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The Big Picture

Published: November 19, 2009 | 12:38 PMARRA

As you know, Job Corps received $250 million in economic stimulus funds through the American Recovery and Reinvestment Act of 2009. Working closely with the Secretary of Labor, the National Office of Job Corps developed a plan to use the funds to accomplish two main goals – 1) to create jobs and stimulate economic activity across the nation, and 2) to support the administration's priority of environmental stewardship.

How are we creating jobs and stimulating the economy?

Job Corps is allocating the majority of the Recovery Act funds to shovel-ready construction projects at more than 60 centers nationwide. These projects include the construction of the new center in Iowa and new facilities in Los Angeles, the construction of new dormitories on multiple centers, the additions of wind turbines and pellet boilers on several centers, and much more. The purpose of these much-needed projects is to create jobs for American workers and to make our program's facilities more sustainable. Several projects have already begun, including construction on the new center in Ottumwa, Iowa, and on three new dorms at the St. Louis Job Corps Center.

And how exactly are we promoting environmental stewardship?

With the help of Job Corps staff, students and contractors, we are well on our way to becoming more green. On Oct. 1, 2009, 76 new Training Achievement Records were launched as part of the program's Green Collar Training Initiative. Through this initiative, Job Corps has begun greening its Career Technical Training programs in three initial industries: Advanced Manufacturing, Automotive and Machine Repair, and Construction. Students who choose one or more of these career pathways are training in a variety of new subject areas, such as green materials and products, pollution prevention principles, hybrid and alternative vehicles, environmental awareness, green building requirements, and many others that will help prepare them for successful careers in the new green economy.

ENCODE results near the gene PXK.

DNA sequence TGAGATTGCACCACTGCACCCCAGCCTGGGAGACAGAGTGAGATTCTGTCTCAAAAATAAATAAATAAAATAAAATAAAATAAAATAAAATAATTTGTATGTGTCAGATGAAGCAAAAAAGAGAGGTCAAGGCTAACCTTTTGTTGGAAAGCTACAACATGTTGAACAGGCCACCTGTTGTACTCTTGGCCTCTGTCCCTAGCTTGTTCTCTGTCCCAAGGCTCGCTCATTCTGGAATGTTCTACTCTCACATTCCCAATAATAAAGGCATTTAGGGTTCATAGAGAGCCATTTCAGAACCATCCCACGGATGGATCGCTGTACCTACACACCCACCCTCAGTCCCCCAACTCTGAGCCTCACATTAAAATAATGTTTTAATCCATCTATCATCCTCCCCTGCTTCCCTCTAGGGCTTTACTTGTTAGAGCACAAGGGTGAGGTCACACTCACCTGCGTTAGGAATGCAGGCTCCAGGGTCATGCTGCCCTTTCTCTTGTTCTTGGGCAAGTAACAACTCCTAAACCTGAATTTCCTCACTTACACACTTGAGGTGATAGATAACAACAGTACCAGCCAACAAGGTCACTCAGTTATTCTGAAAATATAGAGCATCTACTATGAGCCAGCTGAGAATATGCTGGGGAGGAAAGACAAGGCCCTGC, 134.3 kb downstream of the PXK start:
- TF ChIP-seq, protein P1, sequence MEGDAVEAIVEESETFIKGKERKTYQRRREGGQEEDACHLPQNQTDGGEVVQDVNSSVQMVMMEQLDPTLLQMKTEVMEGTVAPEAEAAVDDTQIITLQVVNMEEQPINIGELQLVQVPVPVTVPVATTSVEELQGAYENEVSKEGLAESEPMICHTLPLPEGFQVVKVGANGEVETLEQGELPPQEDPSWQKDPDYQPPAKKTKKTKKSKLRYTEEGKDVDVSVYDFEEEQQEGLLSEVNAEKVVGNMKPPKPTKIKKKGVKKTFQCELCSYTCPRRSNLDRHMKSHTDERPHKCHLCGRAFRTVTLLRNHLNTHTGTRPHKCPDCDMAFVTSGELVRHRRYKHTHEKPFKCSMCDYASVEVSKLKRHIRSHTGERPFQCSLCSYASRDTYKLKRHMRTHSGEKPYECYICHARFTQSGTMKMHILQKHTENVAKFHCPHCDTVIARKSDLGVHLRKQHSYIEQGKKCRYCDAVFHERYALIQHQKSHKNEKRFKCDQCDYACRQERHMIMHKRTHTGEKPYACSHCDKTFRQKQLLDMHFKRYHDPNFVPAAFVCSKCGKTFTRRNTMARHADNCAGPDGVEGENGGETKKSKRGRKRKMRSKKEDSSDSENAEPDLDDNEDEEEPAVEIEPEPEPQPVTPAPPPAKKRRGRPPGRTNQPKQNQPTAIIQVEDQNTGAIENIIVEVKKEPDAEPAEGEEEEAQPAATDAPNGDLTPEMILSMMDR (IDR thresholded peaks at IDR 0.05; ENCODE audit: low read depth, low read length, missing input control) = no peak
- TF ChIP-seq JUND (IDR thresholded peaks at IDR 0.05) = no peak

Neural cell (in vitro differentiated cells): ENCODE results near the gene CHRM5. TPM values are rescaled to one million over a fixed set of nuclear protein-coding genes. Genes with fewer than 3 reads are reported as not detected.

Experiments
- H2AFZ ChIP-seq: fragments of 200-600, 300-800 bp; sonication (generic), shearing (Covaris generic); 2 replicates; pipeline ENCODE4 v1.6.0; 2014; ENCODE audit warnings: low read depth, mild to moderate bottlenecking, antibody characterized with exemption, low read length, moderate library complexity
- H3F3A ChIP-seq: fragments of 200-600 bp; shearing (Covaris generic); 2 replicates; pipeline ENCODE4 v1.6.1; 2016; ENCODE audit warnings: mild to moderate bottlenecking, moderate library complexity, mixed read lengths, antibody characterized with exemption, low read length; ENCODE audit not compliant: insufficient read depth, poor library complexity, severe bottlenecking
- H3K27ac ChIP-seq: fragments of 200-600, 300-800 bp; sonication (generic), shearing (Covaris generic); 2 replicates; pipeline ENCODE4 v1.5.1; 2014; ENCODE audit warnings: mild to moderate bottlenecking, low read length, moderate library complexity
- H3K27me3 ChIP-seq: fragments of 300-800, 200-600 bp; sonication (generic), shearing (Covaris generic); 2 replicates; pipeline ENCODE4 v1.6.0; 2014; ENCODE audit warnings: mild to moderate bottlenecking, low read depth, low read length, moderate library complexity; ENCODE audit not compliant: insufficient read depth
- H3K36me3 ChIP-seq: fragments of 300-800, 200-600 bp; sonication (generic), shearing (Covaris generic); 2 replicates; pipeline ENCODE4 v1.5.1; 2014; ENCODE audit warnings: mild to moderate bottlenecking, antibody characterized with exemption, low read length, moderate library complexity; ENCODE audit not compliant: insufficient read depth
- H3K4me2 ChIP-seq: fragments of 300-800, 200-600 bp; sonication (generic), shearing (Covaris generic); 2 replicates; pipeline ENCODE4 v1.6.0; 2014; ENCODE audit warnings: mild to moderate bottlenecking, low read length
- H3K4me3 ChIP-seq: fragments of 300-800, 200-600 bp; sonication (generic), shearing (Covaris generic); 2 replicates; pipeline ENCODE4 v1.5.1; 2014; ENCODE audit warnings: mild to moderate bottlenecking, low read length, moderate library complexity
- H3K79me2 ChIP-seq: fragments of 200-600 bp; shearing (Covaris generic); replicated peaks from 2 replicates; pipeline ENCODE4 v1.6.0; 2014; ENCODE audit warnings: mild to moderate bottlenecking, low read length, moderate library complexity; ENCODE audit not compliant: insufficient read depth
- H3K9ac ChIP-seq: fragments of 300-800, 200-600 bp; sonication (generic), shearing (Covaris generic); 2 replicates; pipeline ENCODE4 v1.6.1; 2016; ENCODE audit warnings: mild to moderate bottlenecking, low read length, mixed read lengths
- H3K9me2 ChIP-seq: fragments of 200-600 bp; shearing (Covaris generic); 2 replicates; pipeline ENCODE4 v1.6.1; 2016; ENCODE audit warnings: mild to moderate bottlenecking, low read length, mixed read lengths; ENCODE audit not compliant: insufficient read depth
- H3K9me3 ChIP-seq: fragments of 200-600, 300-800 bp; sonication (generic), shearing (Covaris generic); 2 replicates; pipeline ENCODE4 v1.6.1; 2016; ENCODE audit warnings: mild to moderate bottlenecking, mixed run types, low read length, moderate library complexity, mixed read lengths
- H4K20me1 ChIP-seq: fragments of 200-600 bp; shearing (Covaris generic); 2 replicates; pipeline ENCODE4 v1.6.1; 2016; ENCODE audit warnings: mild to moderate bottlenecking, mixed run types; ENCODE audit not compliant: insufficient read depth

We are also acting as environmental stewards by changing our daily actions and incorporating more energy-efficient practices in our offices and on our centers. One example at the Finch-Henry Job Corps Center in Mississippi is the center's addition of a new recycling program and its transition to using energy-efficient light bulbs.

And this is just the beginning. Over the course of the next eight months, more and more ARRA-funded projects, special events (such as our Earth Day Every Day competition) and activities will be launching in the Job Corps community. And we want to hear about it. If you have news or updates about green happenings or other ARRA-funded initiatives on your center, please send information and pictures to OJC.ARRA@dol.gov. It is important that we share information with one another and communicate how Job Corps is doing its part to invest in America's economic recovery.

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Troy Carter